I had the privilege last Thursday of speaking with Dr. Yang Jianli’s wife, Christina Fu of Harvard Medical School. Yang, as most students are now aware, is the Kennedy School of Government graduate and pro-democracy activist held prisoner by Chinese authorities since April 2002. Fu indicated that a belated verdict in her husband’s “trial” is expected within the next few weeks.
Toward the end of our conversation, she said that “before my husband left [to study labor unrest in northeast China] he told me, ‘The U.S. government will help me. I’m an American permanent resident.’” Yang has indeed received an outpouring of support from Congress and the Bush administration since his imprisonment became known. Yet he is still not a free man.
The moral imperative of gaining Yang’s liberty is self-evident. But as Fu’s remark subtly underscores, his case is larger than one brave man’s ordeal in a PRC dungeon. It involves the value of American citizenship and permanent residency—or, more precisely, the degree to which the State Department defends citizens and U.S. nationals from injustice, harassment and arbitrary detention abroad.
China is a particularly egregious violator of Americans’ rights. John Kamm, the founder and executive director of the San Francisco-based Dui Hua Foundation, has worked on several cases of Chinese-Americans unlawfully detained there (including that of Fong Fuming, a businessman from West Orange, N.J., who was released by Beijing just last week). Kamm writes in an e-mail that, according to his source in the U.S. embassy, “there are approximately 50 American citizens in Chinese prisons or detention centers.” In a country with no transparency in its legal system and no respect for human rights, each of these cases should raise concern.
Besides Yang, the most high profile detainees are Dr. Wang Bingzhang and Dr. Charles Li. All three were tried or convicted on trumped-up charges of either espionage or subversive intent. The United Nations has officially declared the incarcerations of Yang and Wang to be arbitrary and illegal.
Li is a U.S. citizen; the other two are American permanent residents. Wang, who has lived in New York since 1982 and whose four children are American citizens, was abducted from a Vietnamese hotel by PRC agents in June 2002. Often referred to as “China’s Nelson Mandela”—among other achievements, Wang founded the China Democracy Party in 1998—he has been sentenced to life in prison.
John Kusumi, executive director of the China Support Network, argues that State’s efforts to persuade Beijing to free these men thus far have “added up to empty words.” “The agenda, the timing, [and] the proceedings” related to Yang’s case, he tells me, have all “been driven by China.” Fu says, “I feel that [State officials] can do more, but I know they are trying very hard.”
State may be trying, but its efforts on behalf of Yang and the others haven’t been nearly aggressive enough. Moreover, as a conciliatory gesture to Beijing, U.S. diplomats chose not to introduce a resolution condemning China’s abuses at last April’s meeting of the U.N. Human Rights Commission. Some good that did.
We’re certainly a long way from the time when Theodore Roosevelt delivered his blustering ultimatum “Perdicaris alive or Raisuli dead” after a Greek-American was taken captive by a Moroccan outlaw in Tangier. Of course, Foggy Bottom needn’t necessarily use such provocative language with Beijing. But State must make it clear that enforcing American rights is the highest priority of the U.S. government: a matter of national security even.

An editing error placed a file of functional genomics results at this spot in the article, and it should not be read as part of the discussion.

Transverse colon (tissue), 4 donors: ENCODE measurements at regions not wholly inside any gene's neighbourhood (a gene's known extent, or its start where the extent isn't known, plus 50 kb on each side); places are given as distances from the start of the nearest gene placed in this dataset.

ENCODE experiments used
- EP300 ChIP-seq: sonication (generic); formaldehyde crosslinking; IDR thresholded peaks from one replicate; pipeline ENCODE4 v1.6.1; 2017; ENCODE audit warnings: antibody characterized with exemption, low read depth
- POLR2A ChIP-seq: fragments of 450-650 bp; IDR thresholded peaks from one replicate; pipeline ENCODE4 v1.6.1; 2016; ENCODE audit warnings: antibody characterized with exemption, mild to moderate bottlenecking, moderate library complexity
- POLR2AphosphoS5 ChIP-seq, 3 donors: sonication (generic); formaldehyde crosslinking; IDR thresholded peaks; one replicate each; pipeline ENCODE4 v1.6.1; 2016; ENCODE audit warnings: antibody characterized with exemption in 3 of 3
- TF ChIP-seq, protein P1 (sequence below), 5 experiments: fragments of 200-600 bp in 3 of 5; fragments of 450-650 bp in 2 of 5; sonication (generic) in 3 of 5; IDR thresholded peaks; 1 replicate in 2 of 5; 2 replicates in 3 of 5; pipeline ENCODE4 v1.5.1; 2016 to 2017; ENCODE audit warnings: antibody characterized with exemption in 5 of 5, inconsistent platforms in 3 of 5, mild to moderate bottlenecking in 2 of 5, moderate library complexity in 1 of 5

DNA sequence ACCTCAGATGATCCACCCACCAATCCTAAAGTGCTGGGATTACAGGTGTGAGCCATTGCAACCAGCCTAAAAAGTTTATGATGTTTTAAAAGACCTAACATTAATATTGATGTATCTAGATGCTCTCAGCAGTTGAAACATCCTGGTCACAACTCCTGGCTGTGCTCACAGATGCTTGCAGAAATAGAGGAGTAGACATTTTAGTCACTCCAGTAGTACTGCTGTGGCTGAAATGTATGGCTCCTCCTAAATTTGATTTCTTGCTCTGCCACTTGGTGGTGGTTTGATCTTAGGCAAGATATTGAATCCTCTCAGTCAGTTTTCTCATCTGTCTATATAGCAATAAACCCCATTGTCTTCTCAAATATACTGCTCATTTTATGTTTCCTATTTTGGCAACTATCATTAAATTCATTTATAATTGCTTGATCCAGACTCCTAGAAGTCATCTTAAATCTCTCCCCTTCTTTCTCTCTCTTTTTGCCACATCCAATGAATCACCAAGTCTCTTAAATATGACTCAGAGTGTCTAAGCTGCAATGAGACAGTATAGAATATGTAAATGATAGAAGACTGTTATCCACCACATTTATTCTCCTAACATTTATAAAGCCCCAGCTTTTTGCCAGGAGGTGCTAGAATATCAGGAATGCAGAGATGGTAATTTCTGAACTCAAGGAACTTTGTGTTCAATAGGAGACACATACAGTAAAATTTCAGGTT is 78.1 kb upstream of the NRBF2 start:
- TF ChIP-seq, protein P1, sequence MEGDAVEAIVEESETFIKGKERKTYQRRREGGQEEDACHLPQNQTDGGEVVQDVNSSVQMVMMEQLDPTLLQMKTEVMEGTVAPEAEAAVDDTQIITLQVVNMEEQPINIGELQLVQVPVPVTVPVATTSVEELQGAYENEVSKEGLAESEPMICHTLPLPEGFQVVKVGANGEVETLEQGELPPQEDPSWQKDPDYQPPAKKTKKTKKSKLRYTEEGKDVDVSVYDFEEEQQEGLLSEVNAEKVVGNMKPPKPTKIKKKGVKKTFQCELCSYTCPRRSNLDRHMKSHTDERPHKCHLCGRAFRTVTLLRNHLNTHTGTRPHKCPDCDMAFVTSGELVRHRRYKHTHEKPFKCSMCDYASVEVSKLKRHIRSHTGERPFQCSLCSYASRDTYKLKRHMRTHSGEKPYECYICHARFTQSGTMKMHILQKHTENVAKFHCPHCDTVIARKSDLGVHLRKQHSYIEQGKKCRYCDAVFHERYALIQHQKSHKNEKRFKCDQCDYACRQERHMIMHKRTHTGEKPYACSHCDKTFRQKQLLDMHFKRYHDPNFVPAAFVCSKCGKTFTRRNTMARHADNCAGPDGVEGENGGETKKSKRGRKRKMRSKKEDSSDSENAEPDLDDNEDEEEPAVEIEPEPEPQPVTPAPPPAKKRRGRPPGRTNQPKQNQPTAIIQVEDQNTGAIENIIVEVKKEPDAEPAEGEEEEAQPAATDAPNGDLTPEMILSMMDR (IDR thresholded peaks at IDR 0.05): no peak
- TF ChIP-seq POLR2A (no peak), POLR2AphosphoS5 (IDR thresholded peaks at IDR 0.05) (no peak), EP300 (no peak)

For those who think that the despotic jailing and kidnapping of Americans abroad is unrelated to the war on terror, remember that the opening salvos in the Islamists’ crusade against the West were fired when a group of Iranians seized control of the U.S. embassy in Teheran in 1979. For the next 444 days they held dozens of Americans hostage, while Washington appeared impotent.
Likewise, throughout the 1990s American soldiers and civilians were murdered overseas without any real consequences for the killers. Then 3,000 people were massacred on our own soil. As William McGurn has written in National Review, “If we have learned anything since September 11, it is that all Americans become vulnerable when we send the signal that others can molest our citizens abroad without repercussions.”
Dominant Western powers have historically understood this point. Both the Roman and British empires, for example, took a great interest in the security of their subjects traveling, working or living in foreign lands.
Consider the story of Don Pacifico, with which every student of nineteenth-century Britain is undoubtedly familiar. Pacifico was a British citizen living in Greece. In 1847 a horde of Athenians burned down his home during an anti-Semitic riot. British foreign secretary Lord Palmerston eventutally responded with a naval blockade of the Greek coast. Addressing the House of Commons shortly thereafter, Palmerston proclaimed, “As the Roman in days of old held himself free from indignity when he could say ‘Civis Romanus Sum’ [‘I am a Roman citizen’], so also a British subject, in whatever land he may be, shall feel confident that the watchful eye and the strong arm of England will protect him against injustice and wrong.”
Now, America today is obviously not the British Empire. But perhaps Foggy Bottom could begin acting in a slightly more Palmerstonian manner vis-à-vis those Americans unjustly detained abroad. Indeed, if Dr. Yang Jianli is still locked up when Chinese premier Wen Jiabao visits Washington next month, it would be nice if State officials at least reminded Wen that “the watchful eye and the strong arm” of the United States are not to be trifled with.
Duncan M. Currie ’04 is a history concentrator in Leverett House. His column appears on alternate Wednesdays.